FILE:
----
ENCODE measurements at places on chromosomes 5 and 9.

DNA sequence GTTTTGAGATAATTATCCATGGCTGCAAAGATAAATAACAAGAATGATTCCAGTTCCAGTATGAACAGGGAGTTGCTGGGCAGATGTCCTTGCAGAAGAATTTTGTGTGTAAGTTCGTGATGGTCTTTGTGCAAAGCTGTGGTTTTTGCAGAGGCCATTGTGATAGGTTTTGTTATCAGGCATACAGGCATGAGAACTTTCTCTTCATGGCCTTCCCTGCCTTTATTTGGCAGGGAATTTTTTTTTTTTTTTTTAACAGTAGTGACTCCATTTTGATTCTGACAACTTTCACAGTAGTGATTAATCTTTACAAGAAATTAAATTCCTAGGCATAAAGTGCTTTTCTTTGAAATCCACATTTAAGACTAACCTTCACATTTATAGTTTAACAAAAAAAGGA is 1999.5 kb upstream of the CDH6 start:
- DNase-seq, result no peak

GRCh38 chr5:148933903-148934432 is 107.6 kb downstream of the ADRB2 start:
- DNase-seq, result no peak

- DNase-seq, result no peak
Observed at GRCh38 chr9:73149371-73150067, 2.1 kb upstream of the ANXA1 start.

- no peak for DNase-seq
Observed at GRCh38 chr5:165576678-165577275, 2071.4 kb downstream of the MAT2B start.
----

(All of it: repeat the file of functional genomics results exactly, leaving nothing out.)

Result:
ENCODE measurements at places on chromosomes 5 and 9.

DNA sequence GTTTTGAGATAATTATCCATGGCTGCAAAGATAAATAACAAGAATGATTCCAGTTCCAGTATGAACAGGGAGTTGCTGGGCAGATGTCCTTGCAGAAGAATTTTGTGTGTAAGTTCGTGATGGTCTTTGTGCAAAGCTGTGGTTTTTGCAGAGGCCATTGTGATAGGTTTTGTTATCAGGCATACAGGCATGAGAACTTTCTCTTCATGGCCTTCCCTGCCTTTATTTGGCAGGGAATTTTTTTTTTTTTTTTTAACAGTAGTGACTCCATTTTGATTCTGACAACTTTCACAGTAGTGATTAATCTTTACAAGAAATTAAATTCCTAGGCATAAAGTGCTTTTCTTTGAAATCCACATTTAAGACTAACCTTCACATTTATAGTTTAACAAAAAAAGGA is 1999.5 kb upstream of the CDH6 start:
- DNase-seq, result no peak

GRCh38 chr5:148933903-148934432 is 107.6 kb downstream of the ADRB2 start:
- DNase-seq, result no peak

- DNase-seq, result no peak
Observed at GRCh38 chr9:73149371-73150067, 2.1 kb upstream of the ANXA1 start.

- no peak for DNase-seq
Observed at GRCh38 chr5:165576678-165577275, 2071.4 kb downstream of the MAT2B start.